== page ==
Not all people who get lung cancer smoke. Many people with lung cancer formerly smoked, but many others never smoked at all. And it is rare for someone who has never smoked to be diagnosed
with small cell lung cancer (SCLC), but it can happen.
WAIT, JULIA DIDN’T SMOKE
Lung cancer in people who don’t smoke can be caused by exposure to radon, secondhand smoke, air pollution, or other factors. Workplace exposures to asbestos, diesel exhaust or certain other chemicals can also cause lung cancers in some people who don’t smoke.
A small portion of lung cancers develops in people with no known risk factors for the disease. Some of these might just be random events that don’t have an outside cause, but others might be due to factors that we don’t yet know about.
Lung cancers in people who don’t smoke are often different from those that occur in people who do. They tend to develop in younger people and often have certain gene changes that are different from those in tumors found in people who smoke. In some cases, these gene changes can be used to guide treatment.
If there’s reason to think that you may have lung cancer, your doctor can order several tests to look for cancerous cells and to rule out other conditions.
Tests may include:
- Imaging tests. An X-ray image of your lungs may reveal an abnormal mass or nodule. A CT scan can reveal small lesions in your lungs that might not be detected on an X-ray.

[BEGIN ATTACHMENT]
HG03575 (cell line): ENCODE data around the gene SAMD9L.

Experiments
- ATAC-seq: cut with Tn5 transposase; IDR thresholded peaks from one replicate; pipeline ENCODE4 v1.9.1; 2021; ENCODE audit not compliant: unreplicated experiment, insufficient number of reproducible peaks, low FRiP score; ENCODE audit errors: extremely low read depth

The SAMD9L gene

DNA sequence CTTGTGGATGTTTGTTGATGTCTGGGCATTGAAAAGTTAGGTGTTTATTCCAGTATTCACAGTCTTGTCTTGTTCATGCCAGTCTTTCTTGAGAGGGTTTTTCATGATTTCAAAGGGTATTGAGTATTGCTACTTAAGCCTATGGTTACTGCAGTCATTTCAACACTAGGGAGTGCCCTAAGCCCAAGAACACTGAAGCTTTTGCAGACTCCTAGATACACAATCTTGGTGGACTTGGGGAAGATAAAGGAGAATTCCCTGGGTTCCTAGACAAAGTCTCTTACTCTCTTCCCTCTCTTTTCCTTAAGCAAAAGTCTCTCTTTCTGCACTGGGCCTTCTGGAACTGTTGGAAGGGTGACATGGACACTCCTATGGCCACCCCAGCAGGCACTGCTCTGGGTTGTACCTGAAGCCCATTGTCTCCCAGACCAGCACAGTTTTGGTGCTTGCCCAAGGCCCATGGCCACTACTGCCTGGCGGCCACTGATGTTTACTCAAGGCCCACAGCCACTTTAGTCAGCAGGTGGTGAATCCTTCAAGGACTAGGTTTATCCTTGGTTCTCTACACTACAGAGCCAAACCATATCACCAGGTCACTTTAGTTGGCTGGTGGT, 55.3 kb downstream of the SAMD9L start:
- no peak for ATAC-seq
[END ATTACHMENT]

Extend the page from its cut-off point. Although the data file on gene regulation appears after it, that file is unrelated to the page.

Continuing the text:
- Sputum cytology. If you have a cough and are producing sputum, looking at the sputum under the microscope can sometimes reveal the presence of lung cancer cells.
- Tissue sample (biopsy). A sample of abnormal cells may be removed in a procedure called a biopsy.
Careful analysis of your cancer cells in a lab will reveal what type of lung cancer you have. Results of testing can tell your doctor the specific characteristics of your cells that can help determine your prognosis and guide your treatment.
Tests to determine the extent of the cancer:
Once your lung cancer has been diagnosed, your doctor will work to determine the extent (stage) of your cancer. Your cancer’s stage helps you and your doctor decide what treatment is most appropriate.
Staging tests may include imaging procedures that allow your doctor to look for evidence that cancer has spread beyond your lungs. These tests include CT, MRI, positron emission tomography (PET) and bone scans. Not every test is appropriate for every person, so talk with your doctor about which procedures are right for you.